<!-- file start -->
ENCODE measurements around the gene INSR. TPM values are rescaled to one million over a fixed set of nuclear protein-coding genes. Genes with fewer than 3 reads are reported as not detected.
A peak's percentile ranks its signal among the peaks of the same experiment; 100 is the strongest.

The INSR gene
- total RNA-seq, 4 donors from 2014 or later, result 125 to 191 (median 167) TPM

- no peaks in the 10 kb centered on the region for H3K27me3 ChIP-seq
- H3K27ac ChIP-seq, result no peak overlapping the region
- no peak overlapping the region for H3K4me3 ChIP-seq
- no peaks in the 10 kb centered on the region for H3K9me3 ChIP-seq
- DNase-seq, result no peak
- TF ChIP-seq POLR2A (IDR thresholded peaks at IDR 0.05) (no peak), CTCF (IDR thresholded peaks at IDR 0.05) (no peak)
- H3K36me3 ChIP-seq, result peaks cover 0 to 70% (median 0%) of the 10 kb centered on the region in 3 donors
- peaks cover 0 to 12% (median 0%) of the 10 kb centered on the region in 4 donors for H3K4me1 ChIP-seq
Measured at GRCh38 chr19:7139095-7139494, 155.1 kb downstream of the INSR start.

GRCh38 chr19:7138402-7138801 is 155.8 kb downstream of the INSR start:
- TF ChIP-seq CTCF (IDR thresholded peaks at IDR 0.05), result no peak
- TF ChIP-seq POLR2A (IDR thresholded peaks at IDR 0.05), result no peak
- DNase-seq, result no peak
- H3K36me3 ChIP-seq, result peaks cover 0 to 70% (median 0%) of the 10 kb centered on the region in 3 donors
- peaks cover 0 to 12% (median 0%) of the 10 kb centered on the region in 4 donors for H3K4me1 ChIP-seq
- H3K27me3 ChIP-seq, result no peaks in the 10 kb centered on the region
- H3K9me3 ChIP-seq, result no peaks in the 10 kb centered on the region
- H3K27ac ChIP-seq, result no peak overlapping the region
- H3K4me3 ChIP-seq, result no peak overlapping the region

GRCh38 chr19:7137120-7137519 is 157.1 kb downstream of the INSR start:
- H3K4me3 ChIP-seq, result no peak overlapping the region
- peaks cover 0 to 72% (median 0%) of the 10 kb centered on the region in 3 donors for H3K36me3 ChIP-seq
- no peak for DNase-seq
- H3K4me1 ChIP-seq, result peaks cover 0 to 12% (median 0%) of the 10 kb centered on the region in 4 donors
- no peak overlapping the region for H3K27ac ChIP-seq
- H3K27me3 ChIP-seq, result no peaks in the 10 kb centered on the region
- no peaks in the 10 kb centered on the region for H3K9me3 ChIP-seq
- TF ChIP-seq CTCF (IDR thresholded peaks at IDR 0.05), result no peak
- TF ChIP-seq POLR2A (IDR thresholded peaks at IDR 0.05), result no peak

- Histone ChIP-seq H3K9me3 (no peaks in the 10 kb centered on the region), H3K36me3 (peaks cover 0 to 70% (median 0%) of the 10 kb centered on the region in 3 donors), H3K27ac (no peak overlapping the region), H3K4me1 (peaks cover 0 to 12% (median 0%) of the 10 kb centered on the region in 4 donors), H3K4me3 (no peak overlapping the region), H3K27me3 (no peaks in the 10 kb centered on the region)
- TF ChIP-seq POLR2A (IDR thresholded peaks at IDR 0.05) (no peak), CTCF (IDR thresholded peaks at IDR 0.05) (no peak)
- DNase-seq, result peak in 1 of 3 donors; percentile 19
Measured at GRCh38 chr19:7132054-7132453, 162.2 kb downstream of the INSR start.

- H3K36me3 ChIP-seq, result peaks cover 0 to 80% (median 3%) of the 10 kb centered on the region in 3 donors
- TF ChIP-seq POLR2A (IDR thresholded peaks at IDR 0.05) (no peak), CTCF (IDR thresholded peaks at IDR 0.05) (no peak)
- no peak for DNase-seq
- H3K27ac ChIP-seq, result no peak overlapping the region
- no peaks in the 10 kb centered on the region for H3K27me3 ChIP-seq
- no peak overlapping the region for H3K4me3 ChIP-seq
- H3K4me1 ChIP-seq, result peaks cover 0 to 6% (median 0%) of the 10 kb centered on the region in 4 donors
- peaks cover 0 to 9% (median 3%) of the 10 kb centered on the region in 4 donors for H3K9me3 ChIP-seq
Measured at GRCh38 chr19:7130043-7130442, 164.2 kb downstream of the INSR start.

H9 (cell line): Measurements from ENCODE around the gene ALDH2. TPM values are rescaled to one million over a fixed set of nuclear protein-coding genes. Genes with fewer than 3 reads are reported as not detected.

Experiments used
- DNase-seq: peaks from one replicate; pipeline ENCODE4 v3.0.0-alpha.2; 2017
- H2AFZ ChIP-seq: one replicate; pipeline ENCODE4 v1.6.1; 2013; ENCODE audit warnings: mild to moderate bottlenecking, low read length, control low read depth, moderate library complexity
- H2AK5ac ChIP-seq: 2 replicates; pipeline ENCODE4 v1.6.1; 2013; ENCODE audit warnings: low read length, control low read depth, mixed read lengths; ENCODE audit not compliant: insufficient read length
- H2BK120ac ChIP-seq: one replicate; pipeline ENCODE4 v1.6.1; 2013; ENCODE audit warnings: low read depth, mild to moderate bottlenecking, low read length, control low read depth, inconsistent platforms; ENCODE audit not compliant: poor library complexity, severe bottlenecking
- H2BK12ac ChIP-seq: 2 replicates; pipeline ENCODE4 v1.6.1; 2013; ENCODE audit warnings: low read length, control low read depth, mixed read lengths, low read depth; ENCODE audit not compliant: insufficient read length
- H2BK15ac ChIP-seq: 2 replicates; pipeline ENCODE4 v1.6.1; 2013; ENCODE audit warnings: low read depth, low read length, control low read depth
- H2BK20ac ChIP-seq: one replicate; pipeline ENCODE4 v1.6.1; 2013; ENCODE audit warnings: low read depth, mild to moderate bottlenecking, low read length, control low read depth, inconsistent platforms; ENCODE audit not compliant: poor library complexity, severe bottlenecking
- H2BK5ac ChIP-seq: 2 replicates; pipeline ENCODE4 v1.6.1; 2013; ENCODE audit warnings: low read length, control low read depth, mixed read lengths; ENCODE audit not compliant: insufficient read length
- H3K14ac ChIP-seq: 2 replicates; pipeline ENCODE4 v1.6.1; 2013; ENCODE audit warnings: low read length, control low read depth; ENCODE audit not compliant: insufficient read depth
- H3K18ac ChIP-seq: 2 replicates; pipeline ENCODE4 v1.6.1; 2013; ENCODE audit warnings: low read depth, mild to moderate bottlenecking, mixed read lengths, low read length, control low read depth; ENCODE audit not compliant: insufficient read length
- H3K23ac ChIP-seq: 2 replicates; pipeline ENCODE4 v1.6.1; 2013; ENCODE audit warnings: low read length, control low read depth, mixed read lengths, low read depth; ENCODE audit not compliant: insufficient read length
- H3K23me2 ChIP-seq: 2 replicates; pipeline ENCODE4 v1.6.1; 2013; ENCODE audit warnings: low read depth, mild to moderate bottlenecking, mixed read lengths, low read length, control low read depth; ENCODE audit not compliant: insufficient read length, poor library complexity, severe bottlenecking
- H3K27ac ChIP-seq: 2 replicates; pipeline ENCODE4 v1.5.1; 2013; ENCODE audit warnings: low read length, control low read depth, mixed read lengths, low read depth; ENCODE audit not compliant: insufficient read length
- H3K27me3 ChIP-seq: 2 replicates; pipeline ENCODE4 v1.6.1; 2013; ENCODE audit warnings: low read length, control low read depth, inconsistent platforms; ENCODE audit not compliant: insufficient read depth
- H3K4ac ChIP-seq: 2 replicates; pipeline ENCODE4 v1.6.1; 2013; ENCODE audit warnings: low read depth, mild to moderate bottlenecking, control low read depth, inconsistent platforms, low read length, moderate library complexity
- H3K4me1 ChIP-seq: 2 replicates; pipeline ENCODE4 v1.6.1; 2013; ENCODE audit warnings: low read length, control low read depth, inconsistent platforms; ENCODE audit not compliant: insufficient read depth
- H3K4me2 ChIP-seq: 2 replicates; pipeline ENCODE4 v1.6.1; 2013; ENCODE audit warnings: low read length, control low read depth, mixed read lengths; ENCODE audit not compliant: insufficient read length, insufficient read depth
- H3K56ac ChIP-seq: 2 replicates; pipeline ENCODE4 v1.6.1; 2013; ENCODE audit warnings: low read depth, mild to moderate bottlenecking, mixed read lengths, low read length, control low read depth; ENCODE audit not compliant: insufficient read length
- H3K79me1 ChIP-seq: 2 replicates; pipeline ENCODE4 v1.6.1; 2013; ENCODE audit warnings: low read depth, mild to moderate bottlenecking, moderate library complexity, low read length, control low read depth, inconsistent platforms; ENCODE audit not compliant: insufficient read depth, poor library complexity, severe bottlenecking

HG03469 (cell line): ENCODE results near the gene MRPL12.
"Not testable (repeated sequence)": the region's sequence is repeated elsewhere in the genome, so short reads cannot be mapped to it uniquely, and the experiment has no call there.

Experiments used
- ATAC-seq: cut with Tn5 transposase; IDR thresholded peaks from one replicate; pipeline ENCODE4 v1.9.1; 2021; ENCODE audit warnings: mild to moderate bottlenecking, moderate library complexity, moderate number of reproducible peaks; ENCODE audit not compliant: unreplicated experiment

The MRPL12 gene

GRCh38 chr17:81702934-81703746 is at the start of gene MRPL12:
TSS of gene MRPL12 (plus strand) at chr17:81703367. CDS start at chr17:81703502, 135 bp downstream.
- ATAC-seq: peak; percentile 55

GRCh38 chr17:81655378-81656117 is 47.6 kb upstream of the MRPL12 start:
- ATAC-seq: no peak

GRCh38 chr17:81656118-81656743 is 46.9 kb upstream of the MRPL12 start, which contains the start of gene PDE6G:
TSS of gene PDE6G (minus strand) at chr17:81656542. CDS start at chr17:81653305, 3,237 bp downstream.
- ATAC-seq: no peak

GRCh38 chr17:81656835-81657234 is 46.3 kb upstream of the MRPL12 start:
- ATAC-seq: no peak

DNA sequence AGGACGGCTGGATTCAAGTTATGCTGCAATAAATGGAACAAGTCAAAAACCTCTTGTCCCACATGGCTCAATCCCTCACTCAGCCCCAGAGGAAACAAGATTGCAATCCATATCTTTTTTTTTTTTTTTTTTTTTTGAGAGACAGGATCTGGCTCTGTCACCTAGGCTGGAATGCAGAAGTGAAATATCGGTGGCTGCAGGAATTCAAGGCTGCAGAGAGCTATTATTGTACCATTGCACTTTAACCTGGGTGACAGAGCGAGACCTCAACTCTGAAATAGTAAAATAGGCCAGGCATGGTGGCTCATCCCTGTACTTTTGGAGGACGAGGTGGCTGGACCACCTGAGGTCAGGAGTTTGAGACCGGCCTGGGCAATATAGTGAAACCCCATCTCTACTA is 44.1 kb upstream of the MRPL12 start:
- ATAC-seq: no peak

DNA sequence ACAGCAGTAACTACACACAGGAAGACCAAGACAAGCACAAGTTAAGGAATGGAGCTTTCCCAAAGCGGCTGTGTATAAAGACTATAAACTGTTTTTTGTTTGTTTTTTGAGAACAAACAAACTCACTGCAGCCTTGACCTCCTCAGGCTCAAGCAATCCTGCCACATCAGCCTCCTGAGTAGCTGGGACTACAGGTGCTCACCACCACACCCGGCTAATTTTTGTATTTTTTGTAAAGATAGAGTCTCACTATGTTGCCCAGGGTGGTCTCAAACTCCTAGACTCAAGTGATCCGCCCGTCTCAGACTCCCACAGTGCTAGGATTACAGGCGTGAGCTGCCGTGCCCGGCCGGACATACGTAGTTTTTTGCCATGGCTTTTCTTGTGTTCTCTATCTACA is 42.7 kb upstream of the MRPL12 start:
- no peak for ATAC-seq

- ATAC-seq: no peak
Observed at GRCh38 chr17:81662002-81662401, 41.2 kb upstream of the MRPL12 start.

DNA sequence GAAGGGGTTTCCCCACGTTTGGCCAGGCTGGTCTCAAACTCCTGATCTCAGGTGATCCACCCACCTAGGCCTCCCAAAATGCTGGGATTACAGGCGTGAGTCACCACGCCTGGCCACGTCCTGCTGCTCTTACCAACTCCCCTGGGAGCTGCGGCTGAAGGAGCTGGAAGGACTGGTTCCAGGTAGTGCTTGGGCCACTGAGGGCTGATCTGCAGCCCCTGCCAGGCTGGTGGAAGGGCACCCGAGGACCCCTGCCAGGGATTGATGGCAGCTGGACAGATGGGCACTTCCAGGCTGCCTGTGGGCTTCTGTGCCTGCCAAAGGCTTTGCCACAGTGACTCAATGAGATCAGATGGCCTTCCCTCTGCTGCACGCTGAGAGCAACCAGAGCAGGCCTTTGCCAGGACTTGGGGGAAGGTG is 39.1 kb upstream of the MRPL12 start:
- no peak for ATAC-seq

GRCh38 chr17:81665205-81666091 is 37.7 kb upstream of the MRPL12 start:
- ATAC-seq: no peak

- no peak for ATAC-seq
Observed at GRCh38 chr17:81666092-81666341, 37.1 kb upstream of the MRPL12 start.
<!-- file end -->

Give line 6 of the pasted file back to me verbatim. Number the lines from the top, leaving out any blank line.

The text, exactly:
- H3K27ac ChIP-seq, result no peak overlapping the region